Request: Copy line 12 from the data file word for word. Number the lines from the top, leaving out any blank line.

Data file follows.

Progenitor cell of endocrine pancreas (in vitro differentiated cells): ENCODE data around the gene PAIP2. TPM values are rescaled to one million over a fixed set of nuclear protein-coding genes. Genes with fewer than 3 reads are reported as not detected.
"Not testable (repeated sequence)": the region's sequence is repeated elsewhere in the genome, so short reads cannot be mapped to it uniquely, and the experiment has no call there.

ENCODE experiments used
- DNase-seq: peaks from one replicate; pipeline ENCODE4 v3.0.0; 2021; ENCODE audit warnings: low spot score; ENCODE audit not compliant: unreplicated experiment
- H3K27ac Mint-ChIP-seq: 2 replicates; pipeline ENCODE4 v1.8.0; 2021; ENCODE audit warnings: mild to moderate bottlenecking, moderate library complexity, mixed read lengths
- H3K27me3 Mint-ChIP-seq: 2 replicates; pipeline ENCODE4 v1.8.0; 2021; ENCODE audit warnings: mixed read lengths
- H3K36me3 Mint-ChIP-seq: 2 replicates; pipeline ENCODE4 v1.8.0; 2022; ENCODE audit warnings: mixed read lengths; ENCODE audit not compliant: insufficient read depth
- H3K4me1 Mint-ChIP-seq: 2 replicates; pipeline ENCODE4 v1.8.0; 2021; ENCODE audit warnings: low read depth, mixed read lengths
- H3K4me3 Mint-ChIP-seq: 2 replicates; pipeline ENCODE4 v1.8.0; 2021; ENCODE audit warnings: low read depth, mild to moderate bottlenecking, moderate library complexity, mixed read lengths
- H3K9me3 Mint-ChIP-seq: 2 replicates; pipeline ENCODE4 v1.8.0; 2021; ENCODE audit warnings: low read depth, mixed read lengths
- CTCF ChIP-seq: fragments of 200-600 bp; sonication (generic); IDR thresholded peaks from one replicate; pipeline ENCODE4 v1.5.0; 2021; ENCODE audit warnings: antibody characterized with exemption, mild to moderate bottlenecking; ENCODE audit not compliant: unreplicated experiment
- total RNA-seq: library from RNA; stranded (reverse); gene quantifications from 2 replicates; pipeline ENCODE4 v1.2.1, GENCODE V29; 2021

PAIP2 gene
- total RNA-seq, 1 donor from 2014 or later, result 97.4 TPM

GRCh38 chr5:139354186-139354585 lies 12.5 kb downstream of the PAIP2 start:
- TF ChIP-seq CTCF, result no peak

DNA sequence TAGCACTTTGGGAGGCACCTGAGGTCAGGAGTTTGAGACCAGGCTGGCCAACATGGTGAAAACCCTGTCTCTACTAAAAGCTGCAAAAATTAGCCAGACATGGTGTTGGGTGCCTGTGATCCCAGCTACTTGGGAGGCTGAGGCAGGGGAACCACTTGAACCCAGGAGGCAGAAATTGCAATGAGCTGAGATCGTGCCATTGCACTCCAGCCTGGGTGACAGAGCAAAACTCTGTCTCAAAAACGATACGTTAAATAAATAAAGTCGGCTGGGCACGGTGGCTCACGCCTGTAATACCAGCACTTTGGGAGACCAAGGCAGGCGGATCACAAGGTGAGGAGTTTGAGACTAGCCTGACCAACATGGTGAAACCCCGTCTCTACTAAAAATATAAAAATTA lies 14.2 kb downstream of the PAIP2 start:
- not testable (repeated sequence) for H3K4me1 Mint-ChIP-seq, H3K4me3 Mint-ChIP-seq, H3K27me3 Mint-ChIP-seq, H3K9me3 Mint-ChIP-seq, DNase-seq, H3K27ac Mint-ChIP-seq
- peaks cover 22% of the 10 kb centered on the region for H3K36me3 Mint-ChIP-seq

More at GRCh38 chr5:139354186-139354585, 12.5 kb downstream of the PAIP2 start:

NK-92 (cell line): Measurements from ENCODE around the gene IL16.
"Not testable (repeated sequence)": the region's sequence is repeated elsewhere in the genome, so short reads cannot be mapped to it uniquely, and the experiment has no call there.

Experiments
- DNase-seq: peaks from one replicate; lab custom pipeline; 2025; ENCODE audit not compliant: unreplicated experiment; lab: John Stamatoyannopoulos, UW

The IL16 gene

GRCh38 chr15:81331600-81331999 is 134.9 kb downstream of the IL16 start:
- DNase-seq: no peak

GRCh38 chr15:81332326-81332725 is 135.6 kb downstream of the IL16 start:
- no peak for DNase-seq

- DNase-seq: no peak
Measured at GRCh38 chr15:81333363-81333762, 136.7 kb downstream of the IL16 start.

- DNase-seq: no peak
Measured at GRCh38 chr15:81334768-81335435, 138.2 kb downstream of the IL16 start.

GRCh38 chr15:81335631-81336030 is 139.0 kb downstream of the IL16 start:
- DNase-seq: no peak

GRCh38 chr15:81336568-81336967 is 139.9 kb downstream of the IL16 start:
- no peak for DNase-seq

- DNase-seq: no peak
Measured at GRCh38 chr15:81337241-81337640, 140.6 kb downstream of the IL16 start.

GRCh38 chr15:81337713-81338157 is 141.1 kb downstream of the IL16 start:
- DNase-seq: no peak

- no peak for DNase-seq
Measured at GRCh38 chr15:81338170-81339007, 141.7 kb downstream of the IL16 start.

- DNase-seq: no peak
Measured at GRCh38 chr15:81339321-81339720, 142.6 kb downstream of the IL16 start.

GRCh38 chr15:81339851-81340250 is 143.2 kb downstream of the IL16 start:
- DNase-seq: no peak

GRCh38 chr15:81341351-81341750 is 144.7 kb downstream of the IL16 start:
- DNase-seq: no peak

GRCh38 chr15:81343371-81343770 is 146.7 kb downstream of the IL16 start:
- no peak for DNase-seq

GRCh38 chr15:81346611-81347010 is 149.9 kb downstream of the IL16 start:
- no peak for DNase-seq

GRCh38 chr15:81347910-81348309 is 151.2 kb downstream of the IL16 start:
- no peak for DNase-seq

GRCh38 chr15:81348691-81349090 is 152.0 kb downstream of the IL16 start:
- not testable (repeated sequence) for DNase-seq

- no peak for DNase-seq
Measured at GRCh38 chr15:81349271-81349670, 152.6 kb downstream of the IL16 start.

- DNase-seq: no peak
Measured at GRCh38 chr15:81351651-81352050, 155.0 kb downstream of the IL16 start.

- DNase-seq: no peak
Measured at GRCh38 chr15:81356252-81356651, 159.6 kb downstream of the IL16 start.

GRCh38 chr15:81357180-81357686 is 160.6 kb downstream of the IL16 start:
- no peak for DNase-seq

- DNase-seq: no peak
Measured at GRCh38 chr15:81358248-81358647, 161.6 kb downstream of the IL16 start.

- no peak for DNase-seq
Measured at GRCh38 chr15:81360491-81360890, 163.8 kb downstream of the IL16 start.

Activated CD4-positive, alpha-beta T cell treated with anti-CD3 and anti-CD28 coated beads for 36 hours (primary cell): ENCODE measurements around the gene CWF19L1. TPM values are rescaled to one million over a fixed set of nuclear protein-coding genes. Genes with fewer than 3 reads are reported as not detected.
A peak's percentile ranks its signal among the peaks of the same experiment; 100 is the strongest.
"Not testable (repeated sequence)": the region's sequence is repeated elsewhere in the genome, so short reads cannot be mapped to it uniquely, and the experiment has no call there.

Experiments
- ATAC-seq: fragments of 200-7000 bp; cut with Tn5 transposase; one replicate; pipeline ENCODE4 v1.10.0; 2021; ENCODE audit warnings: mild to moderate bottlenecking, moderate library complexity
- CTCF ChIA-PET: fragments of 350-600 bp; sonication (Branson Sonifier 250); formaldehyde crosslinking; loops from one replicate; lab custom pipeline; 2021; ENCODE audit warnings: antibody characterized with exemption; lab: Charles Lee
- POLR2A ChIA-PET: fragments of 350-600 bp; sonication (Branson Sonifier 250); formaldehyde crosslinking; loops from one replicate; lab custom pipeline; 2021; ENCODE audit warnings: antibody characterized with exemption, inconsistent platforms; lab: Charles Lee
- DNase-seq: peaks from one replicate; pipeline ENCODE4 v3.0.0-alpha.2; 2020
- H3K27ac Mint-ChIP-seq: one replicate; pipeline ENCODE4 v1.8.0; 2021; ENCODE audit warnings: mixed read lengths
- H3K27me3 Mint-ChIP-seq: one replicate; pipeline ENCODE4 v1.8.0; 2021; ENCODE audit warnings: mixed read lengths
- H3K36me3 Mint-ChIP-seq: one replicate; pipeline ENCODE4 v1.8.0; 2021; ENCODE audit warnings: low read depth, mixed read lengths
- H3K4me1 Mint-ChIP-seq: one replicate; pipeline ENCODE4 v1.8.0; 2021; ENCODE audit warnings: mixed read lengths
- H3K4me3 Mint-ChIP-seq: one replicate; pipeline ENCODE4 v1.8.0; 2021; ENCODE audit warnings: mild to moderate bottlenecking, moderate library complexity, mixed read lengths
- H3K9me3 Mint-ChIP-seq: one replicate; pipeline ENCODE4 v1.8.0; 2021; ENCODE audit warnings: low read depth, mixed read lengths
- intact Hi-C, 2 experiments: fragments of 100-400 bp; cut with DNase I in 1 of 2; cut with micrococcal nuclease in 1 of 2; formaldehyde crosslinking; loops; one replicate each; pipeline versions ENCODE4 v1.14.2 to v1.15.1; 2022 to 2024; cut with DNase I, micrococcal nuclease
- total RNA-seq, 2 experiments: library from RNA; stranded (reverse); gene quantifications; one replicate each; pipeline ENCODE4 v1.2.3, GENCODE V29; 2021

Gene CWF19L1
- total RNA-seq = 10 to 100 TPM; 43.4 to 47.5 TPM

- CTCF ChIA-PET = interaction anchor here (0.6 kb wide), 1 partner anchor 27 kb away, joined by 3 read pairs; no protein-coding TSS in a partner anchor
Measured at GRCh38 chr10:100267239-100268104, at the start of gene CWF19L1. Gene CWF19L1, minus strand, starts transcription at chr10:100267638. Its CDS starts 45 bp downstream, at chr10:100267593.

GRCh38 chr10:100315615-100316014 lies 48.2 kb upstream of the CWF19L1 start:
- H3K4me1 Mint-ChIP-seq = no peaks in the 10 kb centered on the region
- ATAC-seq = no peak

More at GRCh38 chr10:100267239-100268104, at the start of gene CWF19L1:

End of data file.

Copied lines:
- total RNA-seq: library from RNA; stranded (reverse); gene quantifications from 2 replicates; pipeline ENCODE4 v1.2.1, GENCODE V29; 2021